This engaging online resource has been launched to build understanding of what the Foundational Economy is; the benefits it can bring; and how it can be strengthened.
Vaughan Gething, Minister for Economy explains:
“This online eLearning module is an excellent tool to better understand Community Wealth Building and place-based approaches, which can support and nourish the Foundational Economy, central to our Economic Mission. We all interact with the Foundational Economy (FE) every day, from the food we eat, the buildings we live and work in, and the services that we use. It is inseparable from our communities and our country, representing roughly 40% of the economy.
Building the necessary capability and skills to embed FE objectives across the Welsh public sector is crucial. By doing this we can maximise opportunities for our indigenous suppliers and build resilient, highly skilled supply chains – keeping the Welsh pound in our communities.
To do this, we recognise the need to provide the necessary toolsets and support for our public sector partners and practitioners.
I am pleased to announce the launch of this eLearning module and hope it is widely used to strengthen understanding, commitment and know-how to help our foundational sectors thrive.”
How long does this eLearning module take?
There are 8 sections to this course. We recommend completing the module in one sitting, which will take between 30 – 45 minutes.
Who is it for?
This module has been designed for anyone to take, whether interested citizens or those working in public, private and third sectors. We particularly recommend it to those who are involved in developing economic policies and projects, as well as those working in public sector procurement. The short course is designed to leave learners feeling more informed, confident and energised!
No specialist knowledge is required to take this module and it has been designed for anyone who is interested.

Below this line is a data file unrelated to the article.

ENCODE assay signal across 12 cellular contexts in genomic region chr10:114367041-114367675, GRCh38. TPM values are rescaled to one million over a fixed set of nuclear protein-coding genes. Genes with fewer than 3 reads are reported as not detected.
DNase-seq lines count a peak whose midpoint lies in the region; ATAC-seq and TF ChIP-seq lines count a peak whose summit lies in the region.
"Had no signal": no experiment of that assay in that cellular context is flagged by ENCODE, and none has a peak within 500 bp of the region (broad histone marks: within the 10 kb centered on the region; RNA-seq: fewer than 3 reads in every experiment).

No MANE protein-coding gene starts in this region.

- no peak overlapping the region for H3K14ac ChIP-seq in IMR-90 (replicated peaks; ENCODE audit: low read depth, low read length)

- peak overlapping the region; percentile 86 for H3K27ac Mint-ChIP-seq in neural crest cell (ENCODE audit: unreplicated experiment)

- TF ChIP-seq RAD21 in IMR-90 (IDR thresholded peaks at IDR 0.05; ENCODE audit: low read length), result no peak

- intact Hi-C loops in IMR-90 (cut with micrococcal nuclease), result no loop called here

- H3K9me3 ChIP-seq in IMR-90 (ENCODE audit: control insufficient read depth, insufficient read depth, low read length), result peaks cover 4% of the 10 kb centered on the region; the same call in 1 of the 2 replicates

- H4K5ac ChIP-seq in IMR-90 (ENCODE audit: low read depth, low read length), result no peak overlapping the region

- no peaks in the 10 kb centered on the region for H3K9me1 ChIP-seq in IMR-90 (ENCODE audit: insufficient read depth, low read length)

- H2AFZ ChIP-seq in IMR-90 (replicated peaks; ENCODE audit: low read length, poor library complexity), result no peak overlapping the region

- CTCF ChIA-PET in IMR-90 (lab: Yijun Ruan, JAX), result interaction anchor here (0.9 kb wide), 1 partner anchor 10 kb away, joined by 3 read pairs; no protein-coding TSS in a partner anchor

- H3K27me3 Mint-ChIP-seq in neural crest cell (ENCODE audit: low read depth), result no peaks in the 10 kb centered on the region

Where can I find out more?
Links to further reading can be found at the end of the module.
What can a just and fair net zero transition look like?
What can a just and fair net zero transition look like? It’s a topic that has been on my mind a lot since joining Cynnal Cymru in February as the Senior Programme and Policy Lead, leading our Fair Work and Living Wage team. Unsurprisingly for a charity called ‘Sustain Wales’, we’ve always been a sustainability charity first and foremost. But for a few years now, we’ve worked on developing our aims on ‘just transition’, and that has included embedding the fair work agenda outlined in the Fair Work Wales report in 2019 into our aims. That has meant working with trade unions, writing policy papers on spreading fair work principles throughout existing government programmes, and sitting on the Welsh Government’s group aimed at tackling modern slavery.
We’re also the Living Wage Foundation’s accreditation partner for Wales, meaning we essentially host Living Wage Wales in house. Living Wage Wales has delivered over 22,000 pay rises for low-paid workers across Wales through this work, including 5,575 in 2023 alone – making a direct contribution to tackling the cost of living crisis. This fits with another key Cynnal Cymru principle – focus on action, not just words.
This is what myself and my colleagues on the Fair Work and Living Wage team work on – but what does it have to do with sustainability? I’d say it has a huge contribution to make. We should be honest about the fact that there are vested interests who are opposed to carbon reduction and nature-positive actions, particularly at the scale we know these need to happen at. It barely needs saying, but profit motives very often run against sustainability aims. A tree can be a project stewarded by communities over hundreds of years that provides space for nature and clean air for people, or it can be a blocker to a new car park. At time of writing, it was only yesterday that we heard the UAE government plans to use COP28 to make oil deals.
There are often efforts to protect private profit motives via leveraging the jobs business creates, to bind the inexorable destruction of the natural world to the interests of working people. In this framing, environmentalists and their causes are painted as cloistered from the demands of the real world that most people have to deal with. There’s no hiding from the fact that this can be an emotive and powerful dividing line, carving the people whose world is being worsened away from efforts to protect it. We saw in the recent Uxbridge by-election how action on emissions, in this case Ultra Low Emission Zones (ULEZ), can be utilised for political gain.